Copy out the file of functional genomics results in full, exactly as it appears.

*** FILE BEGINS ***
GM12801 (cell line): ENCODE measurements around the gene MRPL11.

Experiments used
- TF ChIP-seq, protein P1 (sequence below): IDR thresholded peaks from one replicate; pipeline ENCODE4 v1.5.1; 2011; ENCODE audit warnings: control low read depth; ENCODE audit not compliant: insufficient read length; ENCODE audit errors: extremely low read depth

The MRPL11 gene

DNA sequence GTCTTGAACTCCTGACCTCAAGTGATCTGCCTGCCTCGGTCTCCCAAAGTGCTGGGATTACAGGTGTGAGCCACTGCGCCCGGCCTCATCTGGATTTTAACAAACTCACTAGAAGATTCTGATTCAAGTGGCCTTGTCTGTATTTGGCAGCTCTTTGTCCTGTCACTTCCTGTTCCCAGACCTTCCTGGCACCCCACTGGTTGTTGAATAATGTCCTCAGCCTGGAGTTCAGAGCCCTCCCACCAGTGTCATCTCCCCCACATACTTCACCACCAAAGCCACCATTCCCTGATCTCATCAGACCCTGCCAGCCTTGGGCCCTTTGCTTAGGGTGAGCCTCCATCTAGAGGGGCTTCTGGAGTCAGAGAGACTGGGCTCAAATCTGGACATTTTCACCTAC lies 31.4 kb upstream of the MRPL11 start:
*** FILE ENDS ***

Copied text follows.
GM12801 (cell line): ENCODE measurements around the gene MRPL11.

Experiments used
- TF ChIP-seq, protein P1 (sequence below): IDR thresholded peaks from one replicate; pipeline ENCODE4 v1.5.1; 2011; ENCODE audit warnings: control low read depth; ENCODE audit not compliant: insufficient read length; ENCODE audit errors: extremely low read depth

The MRPL11 gene

DNA sequence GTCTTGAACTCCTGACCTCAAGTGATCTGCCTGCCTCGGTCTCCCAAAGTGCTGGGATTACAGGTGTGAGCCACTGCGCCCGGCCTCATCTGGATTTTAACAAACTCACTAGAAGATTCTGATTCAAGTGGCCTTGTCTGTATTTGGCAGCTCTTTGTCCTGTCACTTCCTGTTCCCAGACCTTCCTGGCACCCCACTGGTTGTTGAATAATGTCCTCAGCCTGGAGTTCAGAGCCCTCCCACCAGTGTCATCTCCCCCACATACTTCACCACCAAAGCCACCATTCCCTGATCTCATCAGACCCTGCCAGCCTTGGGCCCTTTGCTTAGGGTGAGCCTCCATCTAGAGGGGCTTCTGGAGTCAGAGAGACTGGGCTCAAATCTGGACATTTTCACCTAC lies 31.4 kb upstream of the MRPL11 start: